Having no hope, and without God in the world.@Ephesians 2:12
William O. Cushing (1823–1902)

William O. Cushing, in Welcome Tidings, by Robert Lowry, W. Howard Doane & Ira D. Sankey (New York: Biglow & Main, 1877), number 37.

Robert Lowry (🔊 pdf nwc).

Robert Lowry (1826–1899)

From the “Rescue Mission” of Syracuse, New York, comes this incident. “One of the workers at the Rescue Mission sat at the window sewing. She is not a grand singer, in fact, scarcely ever sings in the meeting; but alone by herself she sings the Gospel songs. She was singing:

‘Oh, to have no Christ, no Saviour…
How dark this world must be!’

When she had finished she heard some one calling, and saw two girls looking over a neighboring fence. One said: ‘Won’t you please sing that again?’

“I am afraid some of us would have begun to make excuse, and say we were not good singers. But this soul sang it over again, praying God to bless the song, and then went to talk with them. She recognized them as inmates of a house of evil resort, and asked permission to call on them. They would not grant this, but the next day one came to the mission and threw herself, weeping, into the arms of the singer, saying: ‘I have been so unhappy since I heard you sing! You remind me of my good mother and the days when I was innocent and good. I had a good home, but quarreled with my mother, ran away and got into a life of sin; I am tired of it, won’t you pray for me?’ They had prayer, and the poor wandering one was led to the Saviour. She said: ‘I’ll never go back to that place again. I’m going to the poor-master and ask him to send me home.’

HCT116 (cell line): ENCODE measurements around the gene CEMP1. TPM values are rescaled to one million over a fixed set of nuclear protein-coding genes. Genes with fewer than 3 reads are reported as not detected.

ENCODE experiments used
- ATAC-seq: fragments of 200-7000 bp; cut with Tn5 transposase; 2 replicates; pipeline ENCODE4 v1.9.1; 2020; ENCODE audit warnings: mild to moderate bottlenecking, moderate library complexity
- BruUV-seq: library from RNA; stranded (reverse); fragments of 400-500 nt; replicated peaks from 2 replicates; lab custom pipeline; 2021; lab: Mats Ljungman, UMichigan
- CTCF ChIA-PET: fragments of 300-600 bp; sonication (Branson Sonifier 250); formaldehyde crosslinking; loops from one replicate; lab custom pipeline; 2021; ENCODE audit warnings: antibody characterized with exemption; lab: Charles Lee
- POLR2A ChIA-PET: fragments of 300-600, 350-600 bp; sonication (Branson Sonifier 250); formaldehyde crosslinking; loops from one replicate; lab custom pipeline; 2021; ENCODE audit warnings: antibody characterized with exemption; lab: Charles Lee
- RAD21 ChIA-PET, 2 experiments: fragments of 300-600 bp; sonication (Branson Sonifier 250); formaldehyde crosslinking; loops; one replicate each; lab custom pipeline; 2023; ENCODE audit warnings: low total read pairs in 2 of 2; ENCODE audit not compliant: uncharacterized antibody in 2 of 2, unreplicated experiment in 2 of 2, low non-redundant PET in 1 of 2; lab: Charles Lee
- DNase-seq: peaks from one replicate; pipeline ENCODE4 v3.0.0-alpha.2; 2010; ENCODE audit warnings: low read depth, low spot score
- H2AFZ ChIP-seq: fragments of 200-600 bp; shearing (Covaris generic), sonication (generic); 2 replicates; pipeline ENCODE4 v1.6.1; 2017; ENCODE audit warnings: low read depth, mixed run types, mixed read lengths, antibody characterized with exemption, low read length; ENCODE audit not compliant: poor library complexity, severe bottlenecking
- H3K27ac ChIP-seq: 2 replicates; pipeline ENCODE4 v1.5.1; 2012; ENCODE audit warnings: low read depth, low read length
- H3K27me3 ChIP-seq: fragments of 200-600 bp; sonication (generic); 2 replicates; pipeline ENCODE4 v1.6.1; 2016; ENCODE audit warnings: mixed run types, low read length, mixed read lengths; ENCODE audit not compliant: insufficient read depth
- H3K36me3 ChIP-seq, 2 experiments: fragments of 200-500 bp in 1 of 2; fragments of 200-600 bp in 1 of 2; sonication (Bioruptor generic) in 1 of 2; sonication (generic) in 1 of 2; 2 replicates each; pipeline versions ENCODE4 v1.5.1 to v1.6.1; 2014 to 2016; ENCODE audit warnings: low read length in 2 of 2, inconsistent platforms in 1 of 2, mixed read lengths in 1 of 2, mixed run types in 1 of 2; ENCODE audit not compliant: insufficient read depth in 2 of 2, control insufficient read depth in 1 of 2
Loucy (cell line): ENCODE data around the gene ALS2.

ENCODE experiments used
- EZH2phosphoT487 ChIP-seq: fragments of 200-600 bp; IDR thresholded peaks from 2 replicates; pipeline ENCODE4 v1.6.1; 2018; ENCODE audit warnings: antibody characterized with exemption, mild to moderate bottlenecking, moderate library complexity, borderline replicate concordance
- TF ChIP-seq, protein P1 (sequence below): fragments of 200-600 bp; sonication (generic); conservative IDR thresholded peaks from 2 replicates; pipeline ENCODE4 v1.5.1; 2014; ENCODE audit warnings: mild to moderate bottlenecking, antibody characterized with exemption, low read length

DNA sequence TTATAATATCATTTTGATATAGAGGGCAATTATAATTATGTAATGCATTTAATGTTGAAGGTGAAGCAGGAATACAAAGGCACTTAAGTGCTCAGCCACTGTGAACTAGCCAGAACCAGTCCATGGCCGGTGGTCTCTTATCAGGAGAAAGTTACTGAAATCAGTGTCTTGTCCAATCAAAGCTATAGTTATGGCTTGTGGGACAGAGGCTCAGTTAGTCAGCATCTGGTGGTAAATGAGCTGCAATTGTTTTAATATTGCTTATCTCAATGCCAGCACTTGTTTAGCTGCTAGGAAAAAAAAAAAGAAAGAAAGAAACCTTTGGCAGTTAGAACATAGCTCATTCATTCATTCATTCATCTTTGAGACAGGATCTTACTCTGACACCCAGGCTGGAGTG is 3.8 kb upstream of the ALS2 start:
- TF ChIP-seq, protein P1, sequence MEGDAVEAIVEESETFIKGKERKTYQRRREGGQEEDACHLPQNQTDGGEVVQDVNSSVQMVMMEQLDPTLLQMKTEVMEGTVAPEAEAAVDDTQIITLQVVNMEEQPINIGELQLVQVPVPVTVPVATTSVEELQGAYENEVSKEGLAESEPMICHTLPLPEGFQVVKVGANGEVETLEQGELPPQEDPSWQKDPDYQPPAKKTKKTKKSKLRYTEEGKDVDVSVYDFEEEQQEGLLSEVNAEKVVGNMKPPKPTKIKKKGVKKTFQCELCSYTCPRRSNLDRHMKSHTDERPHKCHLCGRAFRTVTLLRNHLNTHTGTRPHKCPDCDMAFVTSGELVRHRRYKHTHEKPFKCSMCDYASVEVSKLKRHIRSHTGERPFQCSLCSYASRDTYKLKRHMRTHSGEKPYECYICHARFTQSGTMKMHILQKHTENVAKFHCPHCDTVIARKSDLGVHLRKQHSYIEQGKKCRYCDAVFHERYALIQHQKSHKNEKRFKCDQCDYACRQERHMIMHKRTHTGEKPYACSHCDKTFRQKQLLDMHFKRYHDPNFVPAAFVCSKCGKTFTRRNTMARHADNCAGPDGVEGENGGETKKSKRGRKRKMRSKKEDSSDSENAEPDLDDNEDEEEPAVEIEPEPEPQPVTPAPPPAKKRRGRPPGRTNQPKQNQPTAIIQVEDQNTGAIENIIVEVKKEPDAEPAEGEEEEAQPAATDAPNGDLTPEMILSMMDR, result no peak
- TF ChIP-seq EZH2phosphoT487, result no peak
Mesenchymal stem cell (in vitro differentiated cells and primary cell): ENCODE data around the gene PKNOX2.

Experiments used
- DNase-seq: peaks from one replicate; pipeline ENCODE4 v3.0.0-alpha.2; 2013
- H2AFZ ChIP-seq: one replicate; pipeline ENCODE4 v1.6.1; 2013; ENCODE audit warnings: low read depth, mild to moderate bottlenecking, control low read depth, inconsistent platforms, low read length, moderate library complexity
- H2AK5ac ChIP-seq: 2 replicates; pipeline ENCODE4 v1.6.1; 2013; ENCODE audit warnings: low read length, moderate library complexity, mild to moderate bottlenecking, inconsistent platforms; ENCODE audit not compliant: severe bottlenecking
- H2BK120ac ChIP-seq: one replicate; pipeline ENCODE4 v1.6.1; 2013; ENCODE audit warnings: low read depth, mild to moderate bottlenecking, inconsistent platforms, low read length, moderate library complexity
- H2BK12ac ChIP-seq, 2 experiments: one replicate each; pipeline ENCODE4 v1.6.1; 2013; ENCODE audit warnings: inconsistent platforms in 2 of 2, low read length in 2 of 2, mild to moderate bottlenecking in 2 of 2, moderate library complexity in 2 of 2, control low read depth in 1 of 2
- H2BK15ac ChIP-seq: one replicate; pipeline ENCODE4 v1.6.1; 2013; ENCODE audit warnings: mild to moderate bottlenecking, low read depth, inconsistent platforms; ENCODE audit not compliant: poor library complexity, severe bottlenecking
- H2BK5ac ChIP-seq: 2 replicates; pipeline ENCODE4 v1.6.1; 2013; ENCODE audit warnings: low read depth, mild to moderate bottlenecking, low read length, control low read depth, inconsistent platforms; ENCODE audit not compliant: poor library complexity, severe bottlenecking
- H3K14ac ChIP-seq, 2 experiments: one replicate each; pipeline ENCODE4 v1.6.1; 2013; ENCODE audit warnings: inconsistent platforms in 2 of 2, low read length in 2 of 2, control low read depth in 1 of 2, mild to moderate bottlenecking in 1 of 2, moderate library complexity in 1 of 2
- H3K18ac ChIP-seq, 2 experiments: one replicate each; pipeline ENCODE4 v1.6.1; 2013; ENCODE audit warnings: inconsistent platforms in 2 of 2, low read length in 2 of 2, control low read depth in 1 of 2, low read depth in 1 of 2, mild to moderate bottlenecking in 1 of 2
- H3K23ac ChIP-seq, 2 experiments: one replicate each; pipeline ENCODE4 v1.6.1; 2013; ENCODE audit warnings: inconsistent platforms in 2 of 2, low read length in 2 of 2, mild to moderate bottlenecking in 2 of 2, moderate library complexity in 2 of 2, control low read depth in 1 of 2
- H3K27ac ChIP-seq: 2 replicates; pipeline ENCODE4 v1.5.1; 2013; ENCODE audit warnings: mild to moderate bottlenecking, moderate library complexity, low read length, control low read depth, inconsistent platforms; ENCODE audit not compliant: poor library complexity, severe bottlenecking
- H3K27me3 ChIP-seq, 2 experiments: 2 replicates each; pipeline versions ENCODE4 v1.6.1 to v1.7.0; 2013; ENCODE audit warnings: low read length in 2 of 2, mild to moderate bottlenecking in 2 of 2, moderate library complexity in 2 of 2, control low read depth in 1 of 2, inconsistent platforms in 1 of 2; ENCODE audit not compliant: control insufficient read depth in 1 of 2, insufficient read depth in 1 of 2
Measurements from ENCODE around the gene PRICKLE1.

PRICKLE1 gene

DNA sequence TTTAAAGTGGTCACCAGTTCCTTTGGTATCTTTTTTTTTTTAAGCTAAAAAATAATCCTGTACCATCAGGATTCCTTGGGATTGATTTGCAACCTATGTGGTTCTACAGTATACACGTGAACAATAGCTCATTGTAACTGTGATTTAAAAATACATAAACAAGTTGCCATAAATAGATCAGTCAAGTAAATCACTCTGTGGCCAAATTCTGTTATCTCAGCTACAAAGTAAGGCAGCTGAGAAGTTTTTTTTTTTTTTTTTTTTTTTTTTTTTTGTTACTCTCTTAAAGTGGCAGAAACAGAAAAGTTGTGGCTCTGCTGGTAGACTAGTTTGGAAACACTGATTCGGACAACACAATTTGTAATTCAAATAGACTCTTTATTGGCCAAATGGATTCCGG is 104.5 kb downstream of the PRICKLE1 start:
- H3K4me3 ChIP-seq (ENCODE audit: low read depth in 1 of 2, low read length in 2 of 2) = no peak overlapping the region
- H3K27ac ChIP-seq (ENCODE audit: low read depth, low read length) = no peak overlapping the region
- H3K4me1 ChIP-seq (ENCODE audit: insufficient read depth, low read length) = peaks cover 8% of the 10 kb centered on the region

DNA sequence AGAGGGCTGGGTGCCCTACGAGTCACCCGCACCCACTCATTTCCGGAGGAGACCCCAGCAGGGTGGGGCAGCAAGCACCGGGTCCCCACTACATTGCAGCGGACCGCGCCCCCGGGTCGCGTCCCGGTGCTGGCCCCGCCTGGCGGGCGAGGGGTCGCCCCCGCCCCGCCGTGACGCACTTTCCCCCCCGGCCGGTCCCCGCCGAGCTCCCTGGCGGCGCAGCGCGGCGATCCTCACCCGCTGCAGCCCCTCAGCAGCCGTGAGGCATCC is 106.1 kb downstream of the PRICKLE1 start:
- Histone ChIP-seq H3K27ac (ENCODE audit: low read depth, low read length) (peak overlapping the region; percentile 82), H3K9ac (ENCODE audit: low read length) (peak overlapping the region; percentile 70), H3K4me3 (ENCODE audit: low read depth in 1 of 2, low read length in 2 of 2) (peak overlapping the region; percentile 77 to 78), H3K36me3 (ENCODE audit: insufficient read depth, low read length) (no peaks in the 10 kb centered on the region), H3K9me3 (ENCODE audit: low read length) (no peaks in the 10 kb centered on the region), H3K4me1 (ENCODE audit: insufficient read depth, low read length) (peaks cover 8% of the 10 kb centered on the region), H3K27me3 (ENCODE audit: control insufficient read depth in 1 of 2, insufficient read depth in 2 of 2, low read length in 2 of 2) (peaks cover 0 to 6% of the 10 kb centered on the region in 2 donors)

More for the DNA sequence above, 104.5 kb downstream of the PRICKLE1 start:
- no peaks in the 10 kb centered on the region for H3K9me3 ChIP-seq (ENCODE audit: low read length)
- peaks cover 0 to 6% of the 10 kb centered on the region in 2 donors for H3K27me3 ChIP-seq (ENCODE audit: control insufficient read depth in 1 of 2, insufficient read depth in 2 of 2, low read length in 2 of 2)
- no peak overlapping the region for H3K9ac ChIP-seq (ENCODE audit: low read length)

The worker furnished the money to pay her fare to her home in a neighboring city, and she went away rejoicing. This was some time ago. One evening the girl, accompanied by her father, paid a visit to the mission. She was happy in Christ, and had led eleven souls to him, her father and mother being among the number. Her father was full of praise and thanksgiving to God for what he had done for his erring child, and tears ran down his cheeks as he thanked the singer for the song, and for the help she had been to his daughter. Her desire is to work among the fallen ones from among whom she was rescued.

Sankey, pp. 202–03

Oh, to have no Christ, no Savior!
No rock, no refuge nigh!
When the dark days ’round thee gather,
When the storms sweep o’er the sky!


Oh, to have no hope in Jesus!
No friend, no light in Jesus!
Oh, to have no hope in Jesus!
How dark this world must be!

Oh, to have no Christ, no Savior!
How lonely life must be!
Like a sailor, lost and driven,
On a wide and shoreless sea.


Oh, to have no Christ, no Savior!
No hand to clasp thine own!
Thro’ the dark, dark vale of shadows,
Thou must press thy way alone.


Now, we pray thee, come to Jesus;
His pardoning love receive;
For the Savior now is calling,
And He bids thee turn and live.

Come to Jesus, He will save you;
He is the friend of sinners;
Then, when thou hast found the Savior,
How bright this world will be!